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Housing: Barking and Dagenham Council leader slams Westminster for moving its poor here

PUBLISHED: 17:52 11 February 2015 | UPDATED: 14:38 12 February 2015

Council leader Darren Rodwell has criticised Westminster City Council

Council leader Darren Rodwell has criticised Westminster City Council

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Council leader Darren Rodwell has openly slammed Westminster for buying up houses in Barking and Dagenham to clear some of its poorest people out of central London.

Families placed in the borough are putting a strain on services and disadvantaging local people, according to Barking and Dagenham Council’s top politician.

Increasing demand for school places, delays getting GP appointments and an overspend on children’s and social work budgets are some of the issues being blamed on an influx of families from Westminster, he said – although the figures available suggest only a handful of houses have so far been purchased.

The inner London council spent £6million on 34 homes across Barking and Dagenham and three other north east London boroughs in six months, with another £9m earmarked to expand its portfolio.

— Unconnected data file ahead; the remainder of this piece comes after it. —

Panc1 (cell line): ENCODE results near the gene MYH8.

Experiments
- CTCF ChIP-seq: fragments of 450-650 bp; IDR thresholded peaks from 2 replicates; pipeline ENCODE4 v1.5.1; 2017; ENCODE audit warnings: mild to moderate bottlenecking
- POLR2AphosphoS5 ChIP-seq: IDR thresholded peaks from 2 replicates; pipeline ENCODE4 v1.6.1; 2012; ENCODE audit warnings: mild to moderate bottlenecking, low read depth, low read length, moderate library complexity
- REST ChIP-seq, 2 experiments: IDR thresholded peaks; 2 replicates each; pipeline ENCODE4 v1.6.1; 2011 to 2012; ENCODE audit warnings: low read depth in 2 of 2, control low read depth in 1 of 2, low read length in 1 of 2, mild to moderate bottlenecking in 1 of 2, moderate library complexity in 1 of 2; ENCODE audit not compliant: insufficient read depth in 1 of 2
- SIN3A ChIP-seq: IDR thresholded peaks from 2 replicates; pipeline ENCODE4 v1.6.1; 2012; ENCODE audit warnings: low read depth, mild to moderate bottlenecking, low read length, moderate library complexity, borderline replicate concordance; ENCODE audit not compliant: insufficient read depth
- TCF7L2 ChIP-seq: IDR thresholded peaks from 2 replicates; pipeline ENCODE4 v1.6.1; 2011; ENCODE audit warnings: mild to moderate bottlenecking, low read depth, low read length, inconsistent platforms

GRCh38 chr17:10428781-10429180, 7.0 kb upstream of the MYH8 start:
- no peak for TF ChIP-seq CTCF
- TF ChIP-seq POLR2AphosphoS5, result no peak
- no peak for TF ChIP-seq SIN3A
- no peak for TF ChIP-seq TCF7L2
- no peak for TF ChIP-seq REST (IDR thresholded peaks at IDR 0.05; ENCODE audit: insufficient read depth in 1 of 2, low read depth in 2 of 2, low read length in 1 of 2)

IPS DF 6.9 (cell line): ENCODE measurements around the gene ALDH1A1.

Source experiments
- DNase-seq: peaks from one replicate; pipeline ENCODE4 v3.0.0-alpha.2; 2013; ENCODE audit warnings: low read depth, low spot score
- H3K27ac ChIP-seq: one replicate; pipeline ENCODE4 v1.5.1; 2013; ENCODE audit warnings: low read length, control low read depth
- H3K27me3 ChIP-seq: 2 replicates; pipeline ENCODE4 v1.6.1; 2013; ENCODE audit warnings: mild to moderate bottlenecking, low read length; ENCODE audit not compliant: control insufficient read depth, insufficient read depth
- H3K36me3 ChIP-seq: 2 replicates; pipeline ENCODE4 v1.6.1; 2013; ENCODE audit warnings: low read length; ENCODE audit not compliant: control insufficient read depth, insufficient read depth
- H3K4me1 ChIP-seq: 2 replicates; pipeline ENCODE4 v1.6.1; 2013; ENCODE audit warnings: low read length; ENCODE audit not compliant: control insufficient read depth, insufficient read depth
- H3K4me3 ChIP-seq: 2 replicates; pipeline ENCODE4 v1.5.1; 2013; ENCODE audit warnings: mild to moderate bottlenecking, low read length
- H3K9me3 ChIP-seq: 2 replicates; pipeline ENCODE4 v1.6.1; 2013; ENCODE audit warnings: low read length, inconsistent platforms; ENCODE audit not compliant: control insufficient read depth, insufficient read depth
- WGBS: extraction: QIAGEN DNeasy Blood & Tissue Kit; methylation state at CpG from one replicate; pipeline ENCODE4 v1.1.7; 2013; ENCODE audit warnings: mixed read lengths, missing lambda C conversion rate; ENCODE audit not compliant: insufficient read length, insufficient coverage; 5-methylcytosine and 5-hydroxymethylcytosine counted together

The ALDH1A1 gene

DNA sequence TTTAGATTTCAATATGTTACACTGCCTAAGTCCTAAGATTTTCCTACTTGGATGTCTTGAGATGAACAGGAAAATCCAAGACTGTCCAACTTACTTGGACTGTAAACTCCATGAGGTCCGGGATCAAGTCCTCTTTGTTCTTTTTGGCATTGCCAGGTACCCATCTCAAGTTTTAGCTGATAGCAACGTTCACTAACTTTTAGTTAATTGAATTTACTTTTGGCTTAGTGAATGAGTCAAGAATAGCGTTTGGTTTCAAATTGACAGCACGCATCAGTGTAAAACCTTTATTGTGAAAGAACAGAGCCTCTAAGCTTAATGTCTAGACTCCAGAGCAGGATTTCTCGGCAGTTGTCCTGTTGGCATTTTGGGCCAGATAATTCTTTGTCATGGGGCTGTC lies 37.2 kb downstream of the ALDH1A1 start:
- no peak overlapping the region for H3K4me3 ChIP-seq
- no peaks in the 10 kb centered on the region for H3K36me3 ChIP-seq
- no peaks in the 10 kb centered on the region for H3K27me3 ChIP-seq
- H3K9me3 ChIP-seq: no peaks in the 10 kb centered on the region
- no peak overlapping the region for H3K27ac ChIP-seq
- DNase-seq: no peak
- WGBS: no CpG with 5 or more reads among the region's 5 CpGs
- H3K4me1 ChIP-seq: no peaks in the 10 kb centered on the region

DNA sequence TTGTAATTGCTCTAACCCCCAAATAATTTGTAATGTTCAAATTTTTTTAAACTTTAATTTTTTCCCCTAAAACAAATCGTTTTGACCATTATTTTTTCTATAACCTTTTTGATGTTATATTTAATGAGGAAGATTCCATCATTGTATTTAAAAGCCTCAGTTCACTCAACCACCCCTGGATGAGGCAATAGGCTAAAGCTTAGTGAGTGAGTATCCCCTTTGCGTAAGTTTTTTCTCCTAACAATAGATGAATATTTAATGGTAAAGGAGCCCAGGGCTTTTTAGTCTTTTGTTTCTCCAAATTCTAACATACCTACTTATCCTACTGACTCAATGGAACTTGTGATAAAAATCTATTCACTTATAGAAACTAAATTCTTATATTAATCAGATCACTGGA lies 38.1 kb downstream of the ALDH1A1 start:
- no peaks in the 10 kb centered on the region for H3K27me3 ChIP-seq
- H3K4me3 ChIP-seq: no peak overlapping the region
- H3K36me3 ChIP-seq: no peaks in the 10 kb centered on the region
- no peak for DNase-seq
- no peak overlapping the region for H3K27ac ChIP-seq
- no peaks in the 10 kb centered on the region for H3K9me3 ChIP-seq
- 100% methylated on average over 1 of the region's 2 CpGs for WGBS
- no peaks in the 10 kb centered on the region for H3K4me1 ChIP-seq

A senior Town Hall source described the policy as “social cleansing”.

Now Cllr Darren Rodwell has vowed to write to the leader of Westminster about what he has described as an “affront to residents”.

He suggested Barking and Dagenham was being “treated as a convenience” by the far wealthier borough.

Speaking to the Post today, Cllr Rodwell said: “For every house someone else gets, our residents aren’t getting it.

“As soon as they move their families into this location, they become our social care concern and we get the bills. They use our services.

“We’re building two schools a year – they’ve got 250 school places vacant. They should be building in their own borough.”

Cllr Rodwell, who has vowed also to write to the government, added: “Why should we as a local authority pick up the cost of residents they place here?

“Will [Westminster] give us the money for all the services we provide?

“I publicly come out against what they’re doing. There’s not much we can physically do, but morally this is wrong.”

He also alleged Westminster had cancelled a meeting with him over the issue without offering any alternative dates.


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